• When trying to free one of the baron’s prisoners, the guards try to stop Ellie and the League of Archers. Someone hits a guard over the head with a club. Ellie shoots at a guard, and “one of her arrows found the meat of a man’s leg as he swung his sword at Marian’s exposed side. A second shaved a slice off a guard’s ear as he tried to hoist Alice over the side of the drawbridge. Then he dropped her, one hand lifting to feel the blood running down her face. She turned on him savagely with her knife.” In order to save her friends, Ellie lets “the arrow fly and watched as it slid into the heart of the guard lowering the gate.” The battle lasts over a chapter.

Drugs and Alcohol

  • Several characters are given ale or wine to drink.
  • One of the characters makes “home-brewed liquor,” selling it to the villagers. He is often drunk.
  • Ellie and her friends go into a tavern. While there, “she watched a man slap a woman’s hip as she delivered his tankard, and another one crash down drunkenly from his chair.”
  • Ellie and the League of Archers come across a group of drunk men who are patrolling the forest.


  • Someone uses “Oh, God” as an exclamation.


  • When talking about Robin’s silver arrow, which never missed its mark, the friar said, “I’m a religious man, so talk of magic doesn’t sit right with me. But there’s something about that arrow. There was never any questions it would find its way to where Robin intended.”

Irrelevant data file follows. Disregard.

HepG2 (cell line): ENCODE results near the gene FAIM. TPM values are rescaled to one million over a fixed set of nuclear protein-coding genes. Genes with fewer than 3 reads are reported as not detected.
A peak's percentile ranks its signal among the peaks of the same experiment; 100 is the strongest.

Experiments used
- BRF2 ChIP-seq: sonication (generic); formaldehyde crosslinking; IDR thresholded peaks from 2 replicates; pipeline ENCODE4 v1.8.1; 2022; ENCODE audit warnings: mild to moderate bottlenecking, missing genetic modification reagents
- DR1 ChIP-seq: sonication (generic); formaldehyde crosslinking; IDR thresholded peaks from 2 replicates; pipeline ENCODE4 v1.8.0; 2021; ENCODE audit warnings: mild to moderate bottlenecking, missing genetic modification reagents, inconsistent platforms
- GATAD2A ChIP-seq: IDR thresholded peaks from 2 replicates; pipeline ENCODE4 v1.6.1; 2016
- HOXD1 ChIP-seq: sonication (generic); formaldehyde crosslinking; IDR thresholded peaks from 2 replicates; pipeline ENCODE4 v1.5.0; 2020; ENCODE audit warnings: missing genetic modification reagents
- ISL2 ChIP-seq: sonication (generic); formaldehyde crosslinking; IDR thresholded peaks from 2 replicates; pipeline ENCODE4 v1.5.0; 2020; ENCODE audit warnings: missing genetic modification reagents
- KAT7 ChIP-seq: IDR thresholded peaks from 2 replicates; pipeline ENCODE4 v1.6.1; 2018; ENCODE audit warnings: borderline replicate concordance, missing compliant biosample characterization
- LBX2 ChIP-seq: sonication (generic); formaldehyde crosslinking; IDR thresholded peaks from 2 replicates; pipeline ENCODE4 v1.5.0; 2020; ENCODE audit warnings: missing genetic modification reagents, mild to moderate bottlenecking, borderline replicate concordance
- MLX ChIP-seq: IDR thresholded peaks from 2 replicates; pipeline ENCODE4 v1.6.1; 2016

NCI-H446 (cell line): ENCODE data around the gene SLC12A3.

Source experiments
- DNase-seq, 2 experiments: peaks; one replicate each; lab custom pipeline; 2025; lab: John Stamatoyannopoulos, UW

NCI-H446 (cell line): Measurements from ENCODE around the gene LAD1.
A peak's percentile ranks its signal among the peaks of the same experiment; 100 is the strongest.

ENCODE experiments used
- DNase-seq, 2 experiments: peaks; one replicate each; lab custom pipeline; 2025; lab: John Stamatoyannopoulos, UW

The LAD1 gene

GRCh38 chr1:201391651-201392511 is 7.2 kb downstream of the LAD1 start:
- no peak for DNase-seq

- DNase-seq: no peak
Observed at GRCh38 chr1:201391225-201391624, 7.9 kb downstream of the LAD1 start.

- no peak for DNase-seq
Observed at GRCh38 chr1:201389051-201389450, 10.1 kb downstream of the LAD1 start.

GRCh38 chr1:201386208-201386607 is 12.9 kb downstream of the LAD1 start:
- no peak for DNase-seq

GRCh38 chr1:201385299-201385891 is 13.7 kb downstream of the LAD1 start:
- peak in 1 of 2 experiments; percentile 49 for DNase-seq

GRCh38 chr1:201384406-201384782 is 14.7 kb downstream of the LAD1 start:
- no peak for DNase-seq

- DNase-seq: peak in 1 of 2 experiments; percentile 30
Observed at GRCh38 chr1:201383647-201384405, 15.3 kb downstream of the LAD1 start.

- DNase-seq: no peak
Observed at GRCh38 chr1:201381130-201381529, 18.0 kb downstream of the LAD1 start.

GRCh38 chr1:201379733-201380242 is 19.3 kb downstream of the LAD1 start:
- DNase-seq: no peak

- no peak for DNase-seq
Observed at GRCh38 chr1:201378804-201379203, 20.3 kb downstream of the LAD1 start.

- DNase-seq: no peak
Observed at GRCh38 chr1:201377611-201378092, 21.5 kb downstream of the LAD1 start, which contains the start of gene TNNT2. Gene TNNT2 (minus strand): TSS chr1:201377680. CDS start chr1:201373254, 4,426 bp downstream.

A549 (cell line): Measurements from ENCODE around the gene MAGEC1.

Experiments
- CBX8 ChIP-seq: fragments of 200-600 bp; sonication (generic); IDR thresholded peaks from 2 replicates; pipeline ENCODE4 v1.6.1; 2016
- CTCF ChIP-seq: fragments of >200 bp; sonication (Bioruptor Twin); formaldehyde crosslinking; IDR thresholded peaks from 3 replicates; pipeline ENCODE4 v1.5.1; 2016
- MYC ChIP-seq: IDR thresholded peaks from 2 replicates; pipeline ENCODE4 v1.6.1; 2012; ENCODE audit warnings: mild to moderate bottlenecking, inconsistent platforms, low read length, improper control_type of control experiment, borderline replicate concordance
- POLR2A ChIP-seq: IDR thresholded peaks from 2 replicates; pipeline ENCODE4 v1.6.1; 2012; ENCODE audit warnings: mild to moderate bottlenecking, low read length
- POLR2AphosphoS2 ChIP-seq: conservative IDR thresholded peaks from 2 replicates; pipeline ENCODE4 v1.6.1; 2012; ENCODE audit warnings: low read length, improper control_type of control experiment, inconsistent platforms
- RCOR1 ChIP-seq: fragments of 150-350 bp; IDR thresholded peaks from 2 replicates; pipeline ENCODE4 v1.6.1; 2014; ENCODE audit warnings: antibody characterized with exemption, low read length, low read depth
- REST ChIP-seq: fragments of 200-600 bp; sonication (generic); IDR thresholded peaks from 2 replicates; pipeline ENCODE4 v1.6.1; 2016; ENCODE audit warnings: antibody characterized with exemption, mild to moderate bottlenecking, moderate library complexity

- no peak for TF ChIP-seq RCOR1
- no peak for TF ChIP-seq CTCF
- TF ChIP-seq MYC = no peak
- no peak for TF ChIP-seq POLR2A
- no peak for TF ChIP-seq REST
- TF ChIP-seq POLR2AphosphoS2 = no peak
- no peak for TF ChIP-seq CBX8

• A woman tells Ellie her fortune by casting “a handful of dry brown bones.”

Spiritual Content

  • Several of the characters live in a convent and the life of a nun is described including going to prayer. Ellie also says the “compline prayer.”
  • The baron chastises Ellie. “‘God made us men in his image girl,’ he said. ‘You should show your betters a mite more respect.’”
  • A friar tells Ellie, “Whether he’s a saint or a sinner is not for us to say. . . We must trust in God to sort it out.”
  • One of the characters tells Ellie, “But there are some who, like you, would go to any lengths to save the abbess’s life—and I believe God is on their side. And justice, too.”
  • When a woman wants to tell Ellie her fortune, Ellie asks, “Is fortune-telling not a tool of the devil, Mother Barkbone?” The woman answers, “The devil and I walk different byways. . . I respect his power just as I respect that of God’s. But I worship the things I can see, the spirits who speak back to me. Those of the land, those of my ancestors. They guide me true and would never lead me into the devil’s mouth.”
  • Ellie tells someone who committed murder, “I forgive you. May God, too, have mercy on you.”
Other books by Eva Howard
Other books you may enjoy

"You're talking about the legend. But I knew the man. He was as flawed as any of us," Friar Tuck. –League of Archers